How to Start a Family Conversation About Money
Discussing finances with your family can be difficult, but it’s very important.
Whether you are nearing retirement and discussing money matters with your adult children, engaged and planning your future with your fiance, or simply trying to teach your young children how to handle their finances wisely, talking about money doesn’t have to be stressful. In fact, being open about your financial challenges and goals can bring you even closer together.
Determine why you want to communicate about money (setting an example, planning for retirement, saving up for a house, etc.) and ask that everyone involved in the discussion be open-minded and honest. Money can be a touchy subject, especially if it seems like there isn’t enough to go around, so be sensitive to one another’s needs and try to be as objective as possible throughout the talk.
Five Tips for Discussing Money as a Family
Here are our top tips for discussing money issues as a family:
- Use a democratic approach. Try to include everyone involved in the finances in the discussions. Individuals are more likely to support decisions if they feel as though their thoughts were considered.
- Hone in on problem areas. Is your family spending too much money? What’s the root of the problem? Perhaps you’ll find that you’re overspending in a specific area, such as eating out frequently, or maybe you’re spending too much at the beginning of the month and leaving too little for the end. Figuring out the issue allows you to directly address it.
- Use “I” statements rather than “you” or blaming statements. This makes the discussion feel like an open forum rather than a direct attack on someone’s financial habits. For example, instead of saying, “You’re spending too much money when you get your paycheck,” you may consider saying something like, “I get stressed out at the end of the month because we spend all of our money in the first two weeks. What can we do to avoid this situation?”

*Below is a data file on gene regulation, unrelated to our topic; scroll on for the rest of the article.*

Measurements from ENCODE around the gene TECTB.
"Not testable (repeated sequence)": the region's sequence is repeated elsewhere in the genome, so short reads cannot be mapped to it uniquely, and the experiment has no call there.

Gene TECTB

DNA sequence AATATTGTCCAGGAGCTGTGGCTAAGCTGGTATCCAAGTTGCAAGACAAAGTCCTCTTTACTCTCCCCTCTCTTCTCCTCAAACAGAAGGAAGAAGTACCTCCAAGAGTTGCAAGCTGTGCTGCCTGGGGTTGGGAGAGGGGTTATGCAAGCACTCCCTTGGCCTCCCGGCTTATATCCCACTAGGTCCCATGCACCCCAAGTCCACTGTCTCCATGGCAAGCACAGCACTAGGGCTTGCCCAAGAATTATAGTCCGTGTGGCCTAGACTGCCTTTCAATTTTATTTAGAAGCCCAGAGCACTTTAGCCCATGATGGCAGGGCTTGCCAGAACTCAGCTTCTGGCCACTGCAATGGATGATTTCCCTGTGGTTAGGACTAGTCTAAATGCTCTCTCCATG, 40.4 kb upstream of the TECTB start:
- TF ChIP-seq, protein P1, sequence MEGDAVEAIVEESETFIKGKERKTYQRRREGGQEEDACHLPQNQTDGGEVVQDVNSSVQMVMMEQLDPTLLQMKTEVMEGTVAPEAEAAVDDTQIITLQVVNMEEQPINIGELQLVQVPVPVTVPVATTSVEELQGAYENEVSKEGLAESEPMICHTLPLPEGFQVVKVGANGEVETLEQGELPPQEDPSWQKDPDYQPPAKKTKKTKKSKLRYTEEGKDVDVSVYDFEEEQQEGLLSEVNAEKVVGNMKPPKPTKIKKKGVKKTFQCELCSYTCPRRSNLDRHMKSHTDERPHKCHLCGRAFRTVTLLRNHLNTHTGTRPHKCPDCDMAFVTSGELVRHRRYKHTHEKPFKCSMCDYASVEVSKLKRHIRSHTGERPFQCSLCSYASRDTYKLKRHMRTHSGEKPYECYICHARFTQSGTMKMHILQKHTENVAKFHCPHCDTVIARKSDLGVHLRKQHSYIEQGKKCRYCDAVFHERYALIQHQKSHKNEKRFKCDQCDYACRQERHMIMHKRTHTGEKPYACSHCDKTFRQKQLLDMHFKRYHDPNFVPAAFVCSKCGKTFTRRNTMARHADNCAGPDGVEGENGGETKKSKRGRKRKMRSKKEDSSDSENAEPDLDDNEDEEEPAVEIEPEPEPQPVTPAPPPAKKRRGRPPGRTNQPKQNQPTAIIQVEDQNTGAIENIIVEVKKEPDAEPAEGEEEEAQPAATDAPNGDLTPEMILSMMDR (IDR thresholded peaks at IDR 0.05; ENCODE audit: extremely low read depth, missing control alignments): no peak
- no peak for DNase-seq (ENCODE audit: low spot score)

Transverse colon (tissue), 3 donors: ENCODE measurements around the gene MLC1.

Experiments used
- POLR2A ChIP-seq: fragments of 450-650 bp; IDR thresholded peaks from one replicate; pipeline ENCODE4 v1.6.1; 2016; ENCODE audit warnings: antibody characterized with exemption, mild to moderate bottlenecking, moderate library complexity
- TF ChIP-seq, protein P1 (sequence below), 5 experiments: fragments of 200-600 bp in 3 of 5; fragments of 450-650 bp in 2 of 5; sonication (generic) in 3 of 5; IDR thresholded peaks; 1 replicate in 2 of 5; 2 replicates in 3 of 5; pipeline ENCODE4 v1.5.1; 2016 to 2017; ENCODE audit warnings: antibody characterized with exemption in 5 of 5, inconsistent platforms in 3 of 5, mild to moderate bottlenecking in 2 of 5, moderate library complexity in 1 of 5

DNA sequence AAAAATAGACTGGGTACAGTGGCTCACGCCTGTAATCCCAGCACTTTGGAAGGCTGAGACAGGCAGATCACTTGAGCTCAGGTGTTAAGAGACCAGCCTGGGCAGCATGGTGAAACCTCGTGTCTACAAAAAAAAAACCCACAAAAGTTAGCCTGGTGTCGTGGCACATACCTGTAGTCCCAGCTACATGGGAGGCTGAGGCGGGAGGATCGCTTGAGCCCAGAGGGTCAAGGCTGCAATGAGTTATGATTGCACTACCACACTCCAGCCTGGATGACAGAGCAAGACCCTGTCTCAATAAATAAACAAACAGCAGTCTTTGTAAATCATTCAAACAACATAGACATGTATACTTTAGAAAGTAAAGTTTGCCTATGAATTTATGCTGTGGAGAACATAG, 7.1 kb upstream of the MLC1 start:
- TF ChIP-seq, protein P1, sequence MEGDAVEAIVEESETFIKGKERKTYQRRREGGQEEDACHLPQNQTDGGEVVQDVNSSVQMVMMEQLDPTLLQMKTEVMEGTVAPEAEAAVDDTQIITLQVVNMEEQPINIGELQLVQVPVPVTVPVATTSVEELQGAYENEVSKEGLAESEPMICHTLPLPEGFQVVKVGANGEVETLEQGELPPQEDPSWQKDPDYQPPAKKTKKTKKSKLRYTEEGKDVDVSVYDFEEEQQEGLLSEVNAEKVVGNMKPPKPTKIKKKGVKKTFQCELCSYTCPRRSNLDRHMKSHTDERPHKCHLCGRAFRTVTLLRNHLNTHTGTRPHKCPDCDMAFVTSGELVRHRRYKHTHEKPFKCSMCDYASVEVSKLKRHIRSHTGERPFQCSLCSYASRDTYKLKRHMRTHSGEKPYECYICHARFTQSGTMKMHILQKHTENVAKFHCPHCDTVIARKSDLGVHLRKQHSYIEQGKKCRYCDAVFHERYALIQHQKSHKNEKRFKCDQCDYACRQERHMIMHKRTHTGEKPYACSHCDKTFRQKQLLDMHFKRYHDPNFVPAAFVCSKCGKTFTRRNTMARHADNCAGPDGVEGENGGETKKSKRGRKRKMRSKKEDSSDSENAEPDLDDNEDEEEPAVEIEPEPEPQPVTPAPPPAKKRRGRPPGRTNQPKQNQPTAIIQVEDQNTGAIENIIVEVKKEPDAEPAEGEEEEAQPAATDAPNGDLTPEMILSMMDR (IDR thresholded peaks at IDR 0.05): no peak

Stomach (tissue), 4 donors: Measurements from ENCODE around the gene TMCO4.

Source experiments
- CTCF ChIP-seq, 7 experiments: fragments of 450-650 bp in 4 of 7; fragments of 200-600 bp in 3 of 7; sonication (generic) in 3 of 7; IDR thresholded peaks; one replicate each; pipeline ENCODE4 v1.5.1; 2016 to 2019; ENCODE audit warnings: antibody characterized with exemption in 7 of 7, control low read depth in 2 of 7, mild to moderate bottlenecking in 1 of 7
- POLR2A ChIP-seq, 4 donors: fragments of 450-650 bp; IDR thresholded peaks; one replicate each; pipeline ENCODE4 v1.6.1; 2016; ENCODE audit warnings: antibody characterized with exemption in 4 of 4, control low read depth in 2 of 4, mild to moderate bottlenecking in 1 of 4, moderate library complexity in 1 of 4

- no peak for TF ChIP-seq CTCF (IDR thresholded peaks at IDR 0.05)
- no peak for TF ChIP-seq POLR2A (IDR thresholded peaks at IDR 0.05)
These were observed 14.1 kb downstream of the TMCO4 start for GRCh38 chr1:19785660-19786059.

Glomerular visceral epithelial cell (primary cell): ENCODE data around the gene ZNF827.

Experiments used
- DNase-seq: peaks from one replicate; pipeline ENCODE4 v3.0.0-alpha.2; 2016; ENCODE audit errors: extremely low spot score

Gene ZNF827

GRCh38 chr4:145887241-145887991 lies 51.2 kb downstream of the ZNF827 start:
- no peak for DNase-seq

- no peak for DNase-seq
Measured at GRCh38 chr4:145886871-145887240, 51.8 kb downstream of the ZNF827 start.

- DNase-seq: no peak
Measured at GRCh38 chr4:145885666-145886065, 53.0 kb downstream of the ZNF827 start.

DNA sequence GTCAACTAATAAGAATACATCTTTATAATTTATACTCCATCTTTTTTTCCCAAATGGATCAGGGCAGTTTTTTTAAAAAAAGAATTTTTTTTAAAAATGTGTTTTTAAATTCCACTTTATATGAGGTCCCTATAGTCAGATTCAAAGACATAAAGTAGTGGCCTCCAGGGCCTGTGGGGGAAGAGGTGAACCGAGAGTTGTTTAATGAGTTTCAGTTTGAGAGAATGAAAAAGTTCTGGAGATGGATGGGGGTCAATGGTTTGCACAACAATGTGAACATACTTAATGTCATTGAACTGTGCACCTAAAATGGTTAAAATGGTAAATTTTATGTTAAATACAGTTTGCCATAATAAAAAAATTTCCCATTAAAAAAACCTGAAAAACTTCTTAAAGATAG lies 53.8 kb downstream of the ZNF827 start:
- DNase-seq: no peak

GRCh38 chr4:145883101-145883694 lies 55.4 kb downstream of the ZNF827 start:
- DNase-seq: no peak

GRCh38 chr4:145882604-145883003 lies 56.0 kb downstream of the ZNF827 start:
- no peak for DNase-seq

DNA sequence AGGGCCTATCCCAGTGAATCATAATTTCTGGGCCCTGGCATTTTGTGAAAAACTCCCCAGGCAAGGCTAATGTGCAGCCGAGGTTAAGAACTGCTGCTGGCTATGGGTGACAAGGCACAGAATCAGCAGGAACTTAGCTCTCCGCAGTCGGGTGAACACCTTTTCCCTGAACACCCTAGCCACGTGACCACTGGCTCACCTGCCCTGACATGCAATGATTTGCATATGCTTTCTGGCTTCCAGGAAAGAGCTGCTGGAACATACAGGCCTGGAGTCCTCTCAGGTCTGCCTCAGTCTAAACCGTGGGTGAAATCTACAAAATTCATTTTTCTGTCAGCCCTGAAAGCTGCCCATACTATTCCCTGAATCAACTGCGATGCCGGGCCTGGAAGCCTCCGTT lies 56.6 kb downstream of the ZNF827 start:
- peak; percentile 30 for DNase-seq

- Take time to listen and validate feelings. If you’re frustrated with a family member who constantly wants to go out to eat, you might say, “I know going out to dinner as a family is important to you, but maybe we could spread it out to once a week instead of two or three times a week to help cut costs.”
- Agree on a solution. Write it down so it’s clear to everyone in your family.
Working together to discuss money matters and solve financial issues can bring your family closer together. Open communication prevents you from getting stressed out and resentful about money matters and helps reduce stress for everyone so you can focus on what’s really important: your time together.
If your discussion makes it clear that you need some guidance on managing your finances and/or building wealth, contact Baker Retirement & Wealth Management, PC today. We’ve been serving the greater Evansville area for nearly thirty years and can provide advice on anything from preparing for retirement to 1031 exchanges.
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